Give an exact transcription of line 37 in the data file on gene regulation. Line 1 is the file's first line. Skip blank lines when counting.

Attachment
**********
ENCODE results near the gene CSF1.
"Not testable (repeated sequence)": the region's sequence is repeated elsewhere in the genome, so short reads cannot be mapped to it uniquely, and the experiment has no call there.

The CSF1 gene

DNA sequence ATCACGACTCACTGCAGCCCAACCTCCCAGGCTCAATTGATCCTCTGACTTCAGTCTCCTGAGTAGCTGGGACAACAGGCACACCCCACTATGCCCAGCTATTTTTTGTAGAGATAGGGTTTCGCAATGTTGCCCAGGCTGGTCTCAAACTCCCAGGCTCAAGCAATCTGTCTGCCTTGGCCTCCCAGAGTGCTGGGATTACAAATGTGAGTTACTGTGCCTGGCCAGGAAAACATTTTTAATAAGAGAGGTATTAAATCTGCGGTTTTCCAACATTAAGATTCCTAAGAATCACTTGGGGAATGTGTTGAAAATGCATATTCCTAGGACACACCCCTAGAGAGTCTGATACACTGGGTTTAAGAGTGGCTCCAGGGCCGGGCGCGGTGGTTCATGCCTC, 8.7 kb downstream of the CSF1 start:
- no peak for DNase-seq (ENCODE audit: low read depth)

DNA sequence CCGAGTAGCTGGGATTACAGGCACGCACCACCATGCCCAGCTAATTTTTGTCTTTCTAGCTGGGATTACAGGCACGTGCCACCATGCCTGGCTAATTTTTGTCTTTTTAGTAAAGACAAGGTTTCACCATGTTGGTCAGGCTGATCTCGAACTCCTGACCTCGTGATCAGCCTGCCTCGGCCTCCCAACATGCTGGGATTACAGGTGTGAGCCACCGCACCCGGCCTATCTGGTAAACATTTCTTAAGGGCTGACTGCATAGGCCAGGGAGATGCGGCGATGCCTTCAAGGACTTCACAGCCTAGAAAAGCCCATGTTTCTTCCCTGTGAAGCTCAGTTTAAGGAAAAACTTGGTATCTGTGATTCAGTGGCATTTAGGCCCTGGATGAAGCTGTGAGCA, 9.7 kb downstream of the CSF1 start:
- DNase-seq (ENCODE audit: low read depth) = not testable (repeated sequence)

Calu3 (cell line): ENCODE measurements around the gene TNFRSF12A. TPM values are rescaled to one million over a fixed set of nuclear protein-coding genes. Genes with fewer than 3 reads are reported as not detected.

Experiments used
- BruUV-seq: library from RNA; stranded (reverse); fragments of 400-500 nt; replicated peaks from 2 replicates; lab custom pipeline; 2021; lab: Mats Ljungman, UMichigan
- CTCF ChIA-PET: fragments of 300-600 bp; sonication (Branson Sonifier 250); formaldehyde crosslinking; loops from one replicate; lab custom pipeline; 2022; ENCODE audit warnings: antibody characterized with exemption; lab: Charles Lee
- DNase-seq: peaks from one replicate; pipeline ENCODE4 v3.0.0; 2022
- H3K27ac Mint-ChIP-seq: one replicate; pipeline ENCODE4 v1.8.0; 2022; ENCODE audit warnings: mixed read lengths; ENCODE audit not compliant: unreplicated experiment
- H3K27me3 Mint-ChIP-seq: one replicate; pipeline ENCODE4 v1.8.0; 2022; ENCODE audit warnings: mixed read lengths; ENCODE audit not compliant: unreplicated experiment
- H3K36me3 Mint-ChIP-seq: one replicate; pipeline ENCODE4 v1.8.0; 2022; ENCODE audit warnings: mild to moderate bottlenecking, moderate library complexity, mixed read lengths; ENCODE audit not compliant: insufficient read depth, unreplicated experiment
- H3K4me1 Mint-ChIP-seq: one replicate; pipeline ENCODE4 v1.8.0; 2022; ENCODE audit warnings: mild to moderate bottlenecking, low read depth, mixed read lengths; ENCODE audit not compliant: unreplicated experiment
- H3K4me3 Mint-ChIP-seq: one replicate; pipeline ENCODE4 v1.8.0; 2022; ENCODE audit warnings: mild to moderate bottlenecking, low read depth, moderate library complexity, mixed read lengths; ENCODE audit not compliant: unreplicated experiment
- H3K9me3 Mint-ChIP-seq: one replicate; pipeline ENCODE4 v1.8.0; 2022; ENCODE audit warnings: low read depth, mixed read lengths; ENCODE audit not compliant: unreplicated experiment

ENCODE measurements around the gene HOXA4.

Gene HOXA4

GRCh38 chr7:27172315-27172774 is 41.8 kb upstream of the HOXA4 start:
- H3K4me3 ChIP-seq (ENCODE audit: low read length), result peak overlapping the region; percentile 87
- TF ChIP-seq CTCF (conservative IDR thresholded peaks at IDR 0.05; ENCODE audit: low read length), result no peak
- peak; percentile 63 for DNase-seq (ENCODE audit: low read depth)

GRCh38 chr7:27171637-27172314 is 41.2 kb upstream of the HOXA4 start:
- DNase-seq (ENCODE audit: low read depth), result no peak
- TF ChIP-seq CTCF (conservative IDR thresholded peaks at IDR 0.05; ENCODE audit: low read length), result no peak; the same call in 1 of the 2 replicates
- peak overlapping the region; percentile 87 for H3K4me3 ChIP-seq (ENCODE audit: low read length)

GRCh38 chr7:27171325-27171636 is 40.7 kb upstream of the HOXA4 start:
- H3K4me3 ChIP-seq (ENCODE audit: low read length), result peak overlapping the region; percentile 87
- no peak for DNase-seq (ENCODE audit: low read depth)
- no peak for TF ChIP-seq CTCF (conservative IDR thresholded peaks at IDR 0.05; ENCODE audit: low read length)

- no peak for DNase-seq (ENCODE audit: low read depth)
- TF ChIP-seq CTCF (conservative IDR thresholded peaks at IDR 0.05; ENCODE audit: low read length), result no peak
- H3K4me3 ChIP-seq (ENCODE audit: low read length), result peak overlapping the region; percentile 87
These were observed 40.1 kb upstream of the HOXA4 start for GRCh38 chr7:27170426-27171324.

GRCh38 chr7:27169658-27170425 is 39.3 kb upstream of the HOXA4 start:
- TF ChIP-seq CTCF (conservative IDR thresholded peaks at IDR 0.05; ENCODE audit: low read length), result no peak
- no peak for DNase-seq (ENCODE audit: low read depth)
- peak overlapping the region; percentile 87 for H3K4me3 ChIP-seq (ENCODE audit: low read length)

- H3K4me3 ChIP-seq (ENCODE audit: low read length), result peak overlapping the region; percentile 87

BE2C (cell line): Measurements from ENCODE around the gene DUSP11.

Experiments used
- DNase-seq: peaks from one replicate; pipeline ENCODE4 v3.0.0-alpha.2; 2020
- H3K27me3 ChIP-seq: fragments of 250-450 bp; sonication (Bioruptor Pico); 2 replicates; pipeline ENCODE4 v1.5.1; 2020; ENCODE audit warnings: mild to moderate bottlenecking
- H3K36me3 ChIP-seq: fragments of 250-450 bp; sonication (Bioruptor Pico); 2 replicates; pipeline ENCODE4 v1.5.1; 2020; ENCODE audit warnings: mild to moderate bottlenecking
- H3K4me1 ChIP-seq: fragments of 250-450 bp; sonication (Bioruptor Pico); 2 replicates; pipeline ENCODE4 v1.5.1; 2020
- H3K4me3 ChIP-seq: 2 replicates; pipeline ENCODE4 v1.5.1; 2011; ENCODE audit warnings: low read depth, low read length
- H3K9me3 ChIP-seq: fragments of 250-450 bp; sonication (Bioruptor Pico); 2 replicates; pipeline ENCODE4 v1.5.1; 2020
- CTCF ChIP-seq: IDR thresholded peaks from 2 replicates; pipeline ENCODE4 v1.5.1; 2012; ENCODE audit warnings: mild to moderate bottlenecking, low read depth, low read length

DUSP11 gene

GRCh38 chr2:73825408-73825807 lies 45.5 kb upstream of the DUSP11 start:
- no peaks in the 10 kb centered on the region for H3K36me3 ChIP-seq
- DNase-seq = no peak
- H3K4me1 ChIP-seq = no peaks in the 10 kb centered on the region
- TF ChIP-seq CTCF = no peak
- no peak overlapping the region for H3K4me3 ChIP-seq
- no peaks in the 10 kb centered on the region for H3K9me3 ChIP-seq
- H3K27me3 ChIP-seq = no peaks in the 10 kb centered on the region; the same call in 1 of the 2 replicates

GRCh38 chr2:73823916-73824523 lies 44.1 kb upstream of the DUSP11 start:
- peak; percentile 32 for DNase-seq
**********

GRCh38 chr7:27169658-27170425 is 39.3 kb upstream of the HOXA4 start: